THE specter of civil war in Yemen has been quashed for now. Concerns mounted Tuesday when a spokesman for President Ali Abdullah Saleh charged that MIG jets from the former southern Yemeni Air Force had launched a raid on a military base in northern Yemen.
The southern military's explanation that the warplanes were on an approved training mission has been accepted in the capital, Sana, according to a well-informed source there.
Yet the incident highlights the problems of having one state with two militaries - the legacy of Yemen's incomplete unification in 1990.
The admission that the air-raid allegations had been wrong lent credibility to southern accusations that the north's military, led by President Saleh, had fabricated the incident to legitimize its own troop buildup along the former border.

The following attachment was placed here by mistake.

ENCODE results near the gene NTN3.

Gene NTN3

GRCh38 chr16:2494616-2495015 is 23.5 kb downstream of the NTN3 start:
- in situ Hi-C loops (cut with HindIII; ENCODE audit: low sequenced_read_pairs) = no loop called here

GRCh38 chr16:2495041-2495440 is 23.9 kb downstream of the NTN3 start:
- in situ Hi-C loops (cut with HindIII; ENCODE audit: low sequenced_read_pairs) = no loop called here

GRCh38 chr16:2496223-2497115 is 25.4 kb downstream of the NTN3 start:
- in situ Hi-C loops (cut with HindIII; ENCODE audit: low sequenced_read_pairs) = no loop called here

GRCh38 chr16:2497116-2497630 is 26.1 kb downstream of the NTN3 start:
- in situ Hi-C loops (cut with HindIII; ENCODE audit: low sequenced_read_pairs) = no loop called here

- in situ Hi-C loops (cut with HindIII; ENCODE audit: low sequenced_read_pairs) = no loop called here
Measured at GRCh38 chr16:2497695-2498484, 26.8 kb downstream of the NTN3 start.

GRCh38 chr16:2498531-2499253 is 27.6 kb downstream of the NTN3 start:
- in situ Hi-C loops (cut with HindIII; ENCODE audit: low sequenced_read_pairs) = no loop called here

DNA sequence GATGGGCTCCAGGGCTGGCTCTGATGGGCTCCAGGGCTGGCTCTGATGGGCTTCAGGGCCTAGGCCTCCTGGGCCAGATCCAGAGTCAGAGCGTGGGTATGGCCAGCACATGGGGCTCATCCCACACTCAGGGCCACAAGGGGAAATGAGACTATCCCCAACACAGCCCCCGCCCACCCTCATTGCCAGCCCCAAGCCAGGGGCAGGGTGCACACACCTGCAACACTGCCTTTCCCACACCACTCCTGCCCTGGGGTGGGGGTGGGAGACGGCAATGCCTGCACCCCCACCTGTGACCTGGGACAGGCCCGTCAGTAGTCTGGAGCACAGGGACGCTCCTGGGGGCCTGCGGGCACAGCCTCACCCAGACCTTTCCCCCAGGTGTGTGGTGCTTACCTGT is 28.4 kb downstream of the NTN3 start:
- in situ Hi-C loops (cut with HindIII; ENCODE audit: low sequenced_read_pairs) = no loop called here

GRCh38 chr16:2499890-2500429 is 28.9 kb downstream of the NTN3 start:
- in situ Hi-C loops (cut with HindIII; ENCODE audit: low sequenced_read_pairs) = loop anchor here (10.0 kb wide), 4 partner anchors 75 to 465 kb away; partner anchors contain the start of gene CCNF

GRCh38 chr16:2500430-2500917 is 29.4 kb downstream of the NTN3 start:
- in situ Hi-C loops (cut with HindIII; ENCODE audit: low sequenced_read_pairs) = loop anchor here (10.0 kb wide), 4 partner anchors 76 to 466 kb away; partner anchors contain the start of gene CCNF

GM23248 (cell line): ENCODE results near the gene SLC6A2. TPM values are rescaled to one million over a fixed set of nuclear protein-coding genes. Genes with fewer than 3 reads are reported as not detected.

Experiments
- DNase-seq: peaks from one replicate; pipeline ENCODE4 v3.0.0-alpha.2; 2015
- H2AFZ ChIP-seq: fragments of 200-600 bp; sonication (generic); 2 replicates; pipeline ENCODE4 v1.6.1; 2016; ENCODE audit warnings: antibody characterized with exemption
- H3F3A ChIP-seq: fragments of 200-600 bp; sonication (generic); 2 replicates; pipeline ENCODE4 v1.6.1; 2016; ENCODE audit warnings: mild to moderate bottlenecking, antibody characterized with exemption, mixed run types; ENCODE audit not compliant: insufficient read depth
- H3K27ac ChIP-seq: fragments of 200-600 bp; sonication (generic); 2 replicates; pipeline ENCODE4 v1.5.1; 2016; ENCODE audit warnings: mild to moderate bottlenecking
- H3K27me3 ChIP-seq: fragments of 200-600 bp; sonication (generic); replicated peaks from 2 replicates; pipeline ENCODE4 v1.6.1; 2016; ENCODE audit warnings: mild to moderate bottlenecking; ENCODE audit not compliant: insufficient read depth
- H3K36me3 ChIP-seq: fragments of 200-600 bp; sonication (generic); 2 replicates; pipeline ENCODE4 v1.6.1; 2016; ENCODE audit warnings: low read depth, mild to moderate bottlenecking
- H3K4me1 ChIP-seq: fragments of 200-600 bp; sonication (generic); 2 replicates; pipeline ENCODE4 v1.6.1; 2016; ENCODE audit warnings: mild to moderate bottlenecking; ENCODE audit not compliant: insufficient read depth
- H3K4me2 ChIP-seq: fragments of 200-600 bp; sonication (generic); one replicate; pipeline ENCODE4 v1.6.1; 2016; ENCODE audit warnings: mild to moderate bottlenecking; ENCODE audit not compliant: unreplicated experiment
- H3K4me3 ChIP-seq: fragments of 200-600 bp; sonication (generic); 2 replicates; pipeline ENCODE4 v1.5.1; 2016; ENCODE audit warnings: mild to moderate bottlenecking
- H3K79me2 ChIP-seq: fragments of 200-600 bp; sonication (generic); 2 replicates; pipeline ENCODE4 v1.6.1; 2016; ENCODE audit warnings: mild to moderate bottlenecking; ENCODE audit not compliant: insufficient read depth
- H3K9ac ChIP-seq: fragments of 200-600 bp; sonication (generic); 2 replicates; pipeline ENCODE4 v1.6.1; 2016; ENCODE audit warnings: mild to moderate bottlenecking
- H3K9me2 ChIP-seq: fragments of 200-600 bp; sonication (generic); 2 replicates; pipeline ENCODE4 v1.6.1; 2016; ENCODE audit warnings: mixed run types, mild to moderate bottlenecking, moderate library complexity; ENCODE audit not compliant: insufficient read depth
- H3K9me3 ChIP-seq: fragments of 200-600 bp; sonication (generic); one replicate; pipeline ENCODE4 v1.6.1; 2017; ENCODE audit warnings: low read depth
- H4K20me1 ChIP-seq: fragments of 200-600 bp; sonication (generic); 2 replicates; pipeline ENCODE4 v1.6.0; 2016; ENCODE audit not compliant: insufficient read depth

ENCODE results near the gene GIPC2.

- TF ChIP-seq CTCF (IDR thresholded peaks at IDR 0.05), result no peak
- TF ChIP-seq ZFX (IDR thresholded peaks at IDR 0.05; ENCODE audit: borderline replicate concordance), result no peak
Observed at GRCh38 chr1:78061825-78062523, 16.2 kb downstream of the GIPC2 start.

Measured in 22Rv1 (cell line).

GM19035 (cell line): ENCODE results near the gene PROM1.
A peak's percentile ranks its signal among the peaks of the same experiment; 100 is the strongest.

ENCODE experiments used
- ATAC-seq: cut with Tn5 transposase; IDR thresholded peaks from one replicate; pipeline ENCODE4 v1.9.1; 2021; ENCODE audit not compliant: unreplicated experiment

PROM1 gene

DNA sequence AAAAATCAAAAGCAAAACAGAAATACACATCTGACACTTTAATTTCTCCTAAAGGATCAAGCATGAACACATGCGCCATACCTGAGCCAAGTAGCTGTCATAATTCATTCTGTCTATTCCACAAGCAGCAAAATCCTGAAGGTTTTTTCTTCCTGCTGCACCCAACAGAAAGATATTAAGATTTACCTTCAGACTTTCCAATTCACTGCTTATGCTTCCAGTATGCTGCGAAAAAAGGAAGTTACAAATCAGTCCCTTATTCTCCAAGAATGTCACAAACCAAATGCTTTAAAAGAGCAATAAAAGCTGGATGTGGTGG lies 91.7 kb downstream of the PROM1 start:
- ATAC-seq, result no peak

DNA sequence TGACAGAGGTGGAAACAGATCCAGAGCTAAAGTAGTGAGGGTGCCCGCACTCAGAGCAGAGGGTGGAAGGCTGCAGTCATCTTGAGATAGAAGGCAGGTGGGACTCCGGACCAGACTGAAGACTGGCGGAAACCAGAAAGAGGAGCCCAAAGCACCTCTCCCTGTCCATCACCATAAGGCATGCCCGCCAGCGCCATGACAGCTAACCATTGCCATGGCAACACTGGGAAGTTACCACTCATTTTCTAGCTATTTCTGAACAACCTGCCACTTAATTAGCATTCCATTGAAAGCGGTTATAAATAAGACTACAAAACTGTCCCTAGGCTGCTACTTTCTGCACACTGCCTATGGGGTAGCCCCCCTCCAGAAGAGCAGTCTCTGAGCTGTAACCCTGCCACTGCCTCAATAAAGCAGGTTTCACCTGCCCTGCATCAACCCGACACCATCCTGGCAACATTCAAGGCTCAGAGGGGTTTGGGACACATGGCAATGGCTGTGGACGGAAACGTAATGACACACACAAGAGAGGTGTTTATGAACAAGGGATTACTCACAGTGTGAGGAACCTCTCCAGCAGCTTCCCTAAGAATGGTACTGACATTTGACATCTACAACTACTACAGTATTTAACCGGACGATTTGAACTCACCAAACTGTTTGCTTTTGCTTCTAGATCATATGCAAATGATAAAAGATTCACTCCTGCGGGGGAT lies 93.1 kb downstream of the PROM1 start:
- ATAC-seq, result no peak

There are signs, however, that a way may be found out of the political mire that has frozen government in Yemen for the past five months. On Tuesday, representatives of the feuding parties, ostensibly governing in a coalition, signed a reconciliation pact that outlines a framework and schedule for resolving the issues threatening to tear Yemen apart.
Chief among the issues to be resolved is merging the two military establishments ``within four months.'' Another key concession for the north is acceptance of decentralized government.
Tension between the men who negotiated unification remains high. Ultimately Ali Al-Baidh of the Yemen Socialist Party and President Saleh will have to sign the reconciliation document together. Mr. Al-Baidh, despite his position as vice-president of the republic, has been in self-imposed exile in Aden, formerly the capital of Marxist South Yemen.